An Important Message on Student Academic Integrity and Parental Assistance

The following message is being shared with Wake Forest families at the request of David Levy, Associate Dean of the College and Chair, Honor and Ethics Council.

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As a parent and grandparent, I am aware of the strong desire to be helpful to your student when s/he encounters difficulty in her or his studies in school. Now that your student is at Wake Forest, it is important to bear in mind that there should be limits to the extent and nature of support that you as a parent or family member may offer.

All Wake Forest students are obliged to abide by the Honor Code, as is explained most fully in the document, Student Code of Conduct. Wake Forest offers a wide variety of options for students to receive help coping with difficulties they may encounter. It is not uncommon, however, for students to seek help and guidance from family as well. In such cases, parents are encouraged to refer their student to one or more of these excellent on-site resources. It is always best for the student to begin with the faculty member who is teaching the course. Academic advisers and the Office of Academic Advising (OAA) are the next best resource.

Emotional support and encouragement from families is wonderful, but under no circumstances should a family member actually do the work on behalf of the student. Allowing the student to struggle, and even to fail, often proves to be a better learning experience than seeking an easy way out of difficulty. While it may be painful to see your student struggle, it is always best for the student to take responsibility for her or his own education. As an example, I wish to present one way in which familial over-involvement in academic work has had negative consequences.

Wake Forest’s policy concerning ethical usage of technology states:

Use of campus facilities is restricted to authorized users. For the purposes of this document, an “authorized user” shall be defined as an individual who has been assigned a login ID and password by Information Systems staff (on any relevant system), or by an authorized agent. Individual users are responsible for the proper use of their accounts, including the protection of their login IDs and passwords. Users are also responsible for reporting any activities which they believe to be in violation of this policy, just as students are responsible for reporting Honor Code violations.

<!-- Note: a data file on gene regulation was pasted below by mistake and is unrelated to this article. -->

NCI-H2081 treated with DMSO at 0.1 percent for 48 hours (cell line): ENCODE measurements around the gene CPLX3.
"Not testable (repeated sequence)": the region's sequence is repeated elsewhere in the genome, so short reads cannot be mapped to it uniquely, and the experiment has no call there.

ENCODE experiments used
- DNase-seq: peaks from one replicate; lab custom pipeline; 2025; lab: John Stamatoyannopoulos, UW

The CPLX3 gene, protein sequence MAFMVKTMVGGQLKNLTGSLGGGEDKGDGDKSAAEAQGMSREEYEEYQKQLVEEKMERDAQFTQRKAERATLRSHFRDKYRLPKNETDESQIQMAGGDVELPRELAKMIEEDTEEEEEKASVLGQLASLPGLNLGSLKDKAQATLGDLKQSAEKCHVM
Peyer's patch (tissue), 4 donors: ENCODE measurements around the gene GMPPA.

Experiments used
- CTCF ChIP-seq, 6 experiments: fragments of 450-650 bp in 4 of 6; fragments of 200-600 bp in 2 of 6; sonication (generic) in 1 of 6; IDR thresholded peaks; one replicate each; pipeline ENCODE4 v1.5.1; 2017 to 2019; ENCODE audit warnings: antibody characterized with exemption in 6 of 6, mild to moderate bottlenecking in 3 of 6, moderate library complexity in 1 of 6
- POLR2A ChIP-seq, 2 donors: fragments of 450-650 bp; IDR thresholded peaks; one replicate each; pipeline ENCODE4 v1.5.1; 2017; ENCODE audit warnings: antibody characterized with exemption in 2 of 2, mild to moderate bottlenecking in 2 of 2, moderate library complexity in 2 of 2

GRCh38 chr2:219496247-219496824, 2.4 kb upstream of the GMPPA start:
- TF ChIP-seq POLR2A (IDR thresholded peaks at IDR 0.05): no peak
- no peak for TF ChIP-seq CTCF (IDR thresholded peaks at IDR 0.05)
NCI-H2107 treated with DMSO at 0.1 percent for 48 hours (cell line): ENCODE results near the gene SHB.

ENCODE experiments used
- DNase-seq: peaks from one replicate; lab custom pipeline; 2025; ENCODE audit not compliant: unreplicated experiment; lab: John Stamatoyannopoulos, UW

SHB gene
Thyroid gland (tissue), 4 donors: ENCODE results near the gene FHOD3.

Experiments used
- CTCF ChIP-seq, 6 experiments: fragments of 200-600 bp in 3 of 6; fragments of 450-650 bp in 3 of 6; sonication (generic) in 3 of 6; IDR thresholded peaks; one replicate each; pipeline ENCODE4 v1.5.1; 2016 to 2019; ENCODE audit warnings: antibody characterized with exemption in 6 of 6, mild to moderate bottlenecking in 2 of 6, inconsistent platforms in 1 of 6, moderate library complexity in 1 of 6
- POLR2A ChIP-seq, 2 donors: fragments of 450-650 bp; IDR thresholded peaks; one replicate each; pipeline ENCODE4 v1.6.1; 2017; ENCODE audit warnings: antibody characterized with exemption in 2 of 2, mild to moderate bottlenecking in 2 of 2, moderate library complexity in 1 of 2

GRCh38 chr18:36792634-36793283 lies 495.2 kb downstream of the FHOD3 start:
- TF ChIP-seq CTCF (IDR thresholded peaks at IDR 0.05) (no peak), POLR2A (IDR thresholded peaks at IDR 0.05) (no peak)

Individuals should use only those computing facilities they have been authorized to use. They should use these facilities:

  • in a manner consistent with the terms under which they were granted access to them;
  • in a way that respects the rights and privacy of other users;
  • so as not to interfere with or violate the normal, appropriate use of these facilities; and
  • in a responsible manner.

I regret to say that in my experience as Associate Dean of the College, I have seen this policy violated, with unfortunate outcomes for the student, and a devastating effect on the student’s family. In violation of this policy, the student shared both password and login ID. While the student was culpable, the parent had shared responsibility.

I know from experience that parenting is the kind of love that grows toward separation. Just as the bird urges the chick to leave the nest as soon as possible, I know that you want to see your student fly on her or his own. Experience has also taught me that when you do so, the bonds of love are strengthened, and not weakened. I wish your student well as s/he thrives in every way imaginable during their time at Wake Forest! Trust them to grow as we here on campus challenge and support them on their journey!

Sincerely,

David B. Levy
Associate Dean of the College and Chair, Honor and Ethics Council

Contact

To contact the Office of Family Engagement, please visit our contact page.

If Your Student Has a Problem

One of the best ways parents/families can help their students is to let them solve their own problems. Use the Stop, Drop, and Roll method when your student contacts you with a problem.  The flyer also lists contact information for serious concerns where family intervention might be appropriate.

Orientation 2017 slide shows

Select slide shows from Orientation sessions are available online.